- Distance from the larger slums to the government maternity hospitals.
Poor road conditions which instil fear of journey among the pregnant woman.
- Lack of access to transport facilities at the doorstep of the pregnant woman due to narrow roads. This causes loss of time from the start of labour pains, which further contributes to increasing sense of urgency among the family members.
- Uncertainty regarding the availability of service providers at government maternity hospitals to attend to the pregnant women in a timely manner.
Being migrants, or due to other reasons, government schemes do not reach these women and they cannot avail free treatment even at the public hospitals.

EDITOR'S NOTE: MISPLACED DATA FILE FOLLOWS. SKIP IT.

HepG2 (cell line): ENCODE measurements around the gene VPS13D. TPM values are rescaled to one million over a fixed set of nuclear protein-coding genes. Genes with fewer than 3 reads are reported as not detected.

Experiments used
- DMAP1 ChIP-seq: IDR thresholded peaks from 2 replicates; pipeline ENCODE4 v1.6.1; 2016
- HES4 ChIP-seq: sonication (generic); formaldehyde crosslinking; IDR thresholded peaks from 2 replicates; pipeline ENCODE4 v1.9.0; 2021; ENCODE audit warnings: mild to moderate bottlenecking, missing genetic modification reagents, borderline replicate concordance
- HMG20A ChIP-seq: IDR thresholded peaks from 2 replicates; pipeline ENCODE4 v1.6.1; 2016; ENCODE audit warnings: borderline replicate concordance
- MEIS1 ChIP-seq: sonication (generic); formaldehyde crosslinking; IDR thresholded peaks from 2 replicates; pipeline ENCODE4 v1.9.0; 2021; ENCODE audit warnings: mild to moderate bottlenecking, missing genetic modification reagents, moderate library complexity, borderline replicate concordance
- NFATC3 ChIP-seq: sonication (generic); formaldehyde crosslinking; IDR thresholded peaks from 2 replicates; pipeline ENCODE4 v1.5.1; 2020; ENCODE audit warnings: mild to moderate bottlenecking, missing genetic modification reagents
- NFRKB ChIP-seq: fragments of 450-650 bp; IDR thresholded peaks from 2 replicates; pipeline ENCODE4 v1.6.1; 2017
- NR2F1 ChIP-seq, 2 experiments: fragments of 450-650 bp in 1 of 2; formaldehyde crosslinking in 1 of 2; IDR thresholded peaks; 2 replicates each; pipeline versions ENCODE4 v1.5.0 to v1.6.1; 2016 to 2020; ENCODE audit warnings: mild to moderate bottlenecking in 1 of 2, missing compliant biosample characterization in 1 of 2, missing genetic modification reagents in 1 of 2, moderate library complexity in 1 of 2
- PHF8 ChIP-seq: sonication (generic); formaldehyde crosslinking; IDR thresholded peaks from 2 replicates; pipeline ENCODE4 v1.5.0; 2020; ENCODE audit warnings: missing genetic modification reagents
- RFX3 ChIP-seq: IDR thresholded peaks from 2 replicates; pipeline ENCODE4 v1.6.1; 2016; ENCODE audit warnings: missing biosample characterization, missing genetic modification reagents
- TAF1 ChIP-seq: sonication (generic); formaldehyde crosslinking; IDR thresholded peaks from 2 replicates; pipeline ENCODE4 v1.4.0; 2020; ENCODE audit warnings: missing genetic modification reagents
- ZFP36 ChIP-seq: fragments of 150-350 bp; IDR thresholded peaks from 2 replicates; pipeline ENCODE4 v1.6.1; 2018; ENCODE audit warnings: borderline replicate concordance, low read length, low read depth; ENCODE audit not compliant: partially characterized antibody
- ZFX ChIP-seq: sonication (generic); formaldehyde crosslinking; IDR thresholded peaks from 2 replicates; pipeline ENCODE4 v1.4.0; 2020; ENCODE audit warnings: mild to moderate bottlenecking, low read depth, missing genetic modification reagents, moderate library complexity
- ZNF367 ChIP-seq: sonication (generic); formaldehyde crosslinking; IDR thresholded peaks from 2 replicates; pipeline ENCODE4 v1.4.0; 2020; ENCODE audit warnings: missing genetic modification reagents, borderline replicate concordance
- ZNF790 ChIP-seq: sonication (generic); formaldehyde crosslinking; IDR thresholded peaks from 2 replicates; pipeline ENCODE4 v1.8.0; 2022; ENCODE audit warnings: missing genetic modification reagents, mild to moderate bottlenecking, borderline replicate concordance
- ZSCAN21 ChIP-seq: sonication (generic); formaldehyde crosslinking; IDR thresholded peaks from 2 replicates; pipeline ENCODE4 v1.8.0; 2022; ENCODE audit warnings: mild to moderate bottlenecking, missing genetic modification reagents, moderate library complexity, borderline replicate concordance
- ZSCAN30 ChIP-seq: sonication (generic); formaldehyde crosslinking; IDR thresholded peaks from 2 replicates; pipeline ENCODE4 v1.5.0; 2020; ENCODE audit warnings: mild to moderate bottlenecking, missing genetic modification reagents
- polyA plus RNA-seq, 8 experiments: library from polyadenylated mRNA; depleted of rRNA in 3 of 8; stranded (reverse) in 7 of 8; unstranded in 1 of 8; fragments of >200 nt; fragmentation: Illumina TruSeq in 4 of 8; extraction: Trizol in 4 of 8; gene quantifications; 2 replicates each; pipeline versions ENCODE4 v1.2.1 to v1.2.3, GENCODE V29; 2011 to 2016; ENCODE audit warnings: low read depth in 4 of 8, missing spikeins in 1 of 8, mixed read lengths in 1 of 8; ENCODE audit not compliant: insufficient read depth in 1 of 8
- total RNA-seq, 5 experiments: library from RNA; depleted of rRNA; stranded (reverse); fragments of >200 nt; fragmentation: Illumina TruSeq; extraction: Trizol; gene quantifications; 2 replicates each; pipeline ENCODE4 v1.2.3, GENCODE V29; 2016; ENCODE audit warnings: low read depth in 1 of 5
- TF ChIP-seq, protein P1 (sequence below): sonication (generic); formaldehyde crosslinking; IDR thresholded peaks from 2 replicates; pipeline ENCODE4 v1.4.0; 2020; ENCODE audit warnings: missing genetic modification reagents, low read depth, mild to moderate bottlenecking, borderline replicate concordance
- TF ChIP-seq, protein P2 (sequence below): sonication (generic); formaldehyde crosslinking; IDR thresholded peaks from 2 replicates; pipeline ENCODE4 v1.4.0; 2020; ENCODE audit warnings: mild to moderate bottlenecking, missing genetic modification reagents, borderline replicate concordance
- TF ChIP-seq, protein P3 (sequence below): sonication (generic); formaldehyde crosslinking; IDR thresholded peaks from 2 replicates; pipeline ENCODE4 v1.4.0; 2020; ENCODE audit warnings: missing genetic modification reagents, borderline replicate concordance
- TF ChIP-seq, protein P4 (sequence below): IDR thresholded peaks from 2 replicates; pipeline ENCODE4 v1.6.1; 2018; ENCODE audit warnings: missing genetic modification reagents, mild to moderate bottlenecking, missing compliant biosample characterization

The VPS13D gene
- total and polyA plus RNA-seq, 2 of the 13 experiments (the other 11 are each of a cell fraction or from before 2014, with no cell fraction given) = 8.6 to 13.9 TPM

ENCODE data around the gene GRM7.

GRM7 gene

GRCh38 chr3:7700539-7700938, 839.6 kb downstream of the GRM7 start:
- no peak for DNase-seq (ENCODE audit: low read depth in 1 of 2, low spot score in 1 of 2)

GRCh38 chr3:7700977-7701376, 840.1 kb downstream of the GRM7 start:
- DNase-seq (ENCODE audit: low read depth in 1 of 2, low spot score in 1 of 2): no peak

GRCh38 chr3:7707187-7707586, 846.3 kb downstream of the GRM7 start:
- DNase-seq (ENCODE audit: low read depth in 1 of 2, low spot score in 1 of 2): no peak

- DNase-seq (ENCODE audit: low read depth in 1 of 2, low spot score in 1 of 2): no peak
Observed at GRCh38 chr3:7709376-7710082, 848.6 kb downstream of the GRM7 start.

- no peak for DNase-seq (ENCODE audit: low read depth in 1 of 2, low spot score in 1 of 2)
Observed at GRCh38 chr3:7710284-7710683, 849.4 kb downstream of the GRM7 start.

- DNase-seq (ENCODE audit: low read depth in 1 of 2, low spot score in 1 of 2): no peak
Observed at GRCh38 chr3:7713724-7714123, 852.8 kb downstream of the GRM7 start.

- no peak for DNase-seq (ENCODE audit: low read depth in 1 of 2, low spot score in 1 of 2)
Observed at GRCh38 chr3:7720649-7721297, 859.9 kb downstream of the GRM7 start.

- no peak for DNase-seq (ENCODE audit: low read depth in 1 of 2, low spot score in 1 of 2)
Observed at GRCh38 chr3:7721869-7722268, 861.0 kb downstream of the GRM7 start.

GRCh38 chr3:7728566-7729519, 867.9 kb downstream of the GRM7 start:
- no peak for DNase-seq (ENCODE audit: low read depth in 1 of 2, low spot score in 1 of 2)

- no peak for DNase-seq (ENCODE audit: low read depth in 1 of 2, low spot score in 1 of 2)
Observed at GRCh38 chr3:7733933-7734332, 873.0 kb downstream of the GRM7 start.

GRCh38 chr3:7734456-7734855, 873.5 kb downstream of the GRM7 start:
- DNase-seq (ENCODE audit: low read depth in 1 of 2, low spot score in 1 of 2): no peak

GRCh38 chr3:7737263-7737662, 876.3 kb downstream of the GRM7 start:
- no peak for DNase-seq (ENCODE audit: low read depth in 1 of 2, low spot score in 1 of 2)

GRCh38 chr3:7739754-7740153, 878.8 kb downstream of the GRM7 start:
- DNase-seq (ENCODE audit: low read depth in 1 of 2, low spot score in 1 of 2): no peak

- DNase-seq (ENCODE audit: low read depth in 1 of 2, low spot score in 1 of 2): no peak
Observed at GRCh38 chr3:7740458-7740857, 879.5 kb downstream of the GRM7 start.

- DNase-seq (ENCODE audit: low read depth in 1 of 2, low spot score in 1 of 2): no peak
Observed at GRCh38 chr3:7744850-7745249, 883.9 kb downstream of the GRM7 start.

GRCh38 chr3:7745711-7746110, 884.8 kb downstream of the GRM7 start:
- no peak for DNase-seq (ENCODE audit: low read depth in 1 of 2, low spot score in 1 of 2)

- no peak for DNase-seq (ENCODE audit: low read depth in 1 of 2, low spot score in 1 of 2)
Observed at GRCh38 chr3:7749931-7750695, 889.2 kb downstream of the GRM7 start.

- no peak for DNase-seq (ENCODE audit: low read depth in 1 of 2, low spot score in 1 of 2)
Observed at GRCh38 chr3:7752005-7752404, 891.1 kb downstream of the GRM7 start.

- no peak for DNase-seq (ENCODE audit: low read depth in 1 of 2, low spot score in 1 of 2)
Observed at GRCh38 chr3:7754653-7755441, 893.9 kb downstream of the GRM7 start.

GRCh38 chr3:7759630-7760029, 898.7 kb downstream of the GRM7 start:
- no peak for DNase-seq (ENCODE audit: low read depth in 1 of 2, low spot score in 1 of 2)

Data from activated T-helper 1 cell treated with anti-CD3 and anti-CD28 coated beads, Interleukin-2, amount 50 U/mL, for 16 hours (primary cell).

As a result, woman in labour ends up at a nearby private hospital. The inability to pay further delaying medical attention to the pregnant woman further sets-in the vicious circle that increases the costs relating to delivery. This further leads to increased morbidity among neonates as well as postnatal women – which can also lead to increase in MMR and IMR – thus contributing to the propagation of poverty across generations.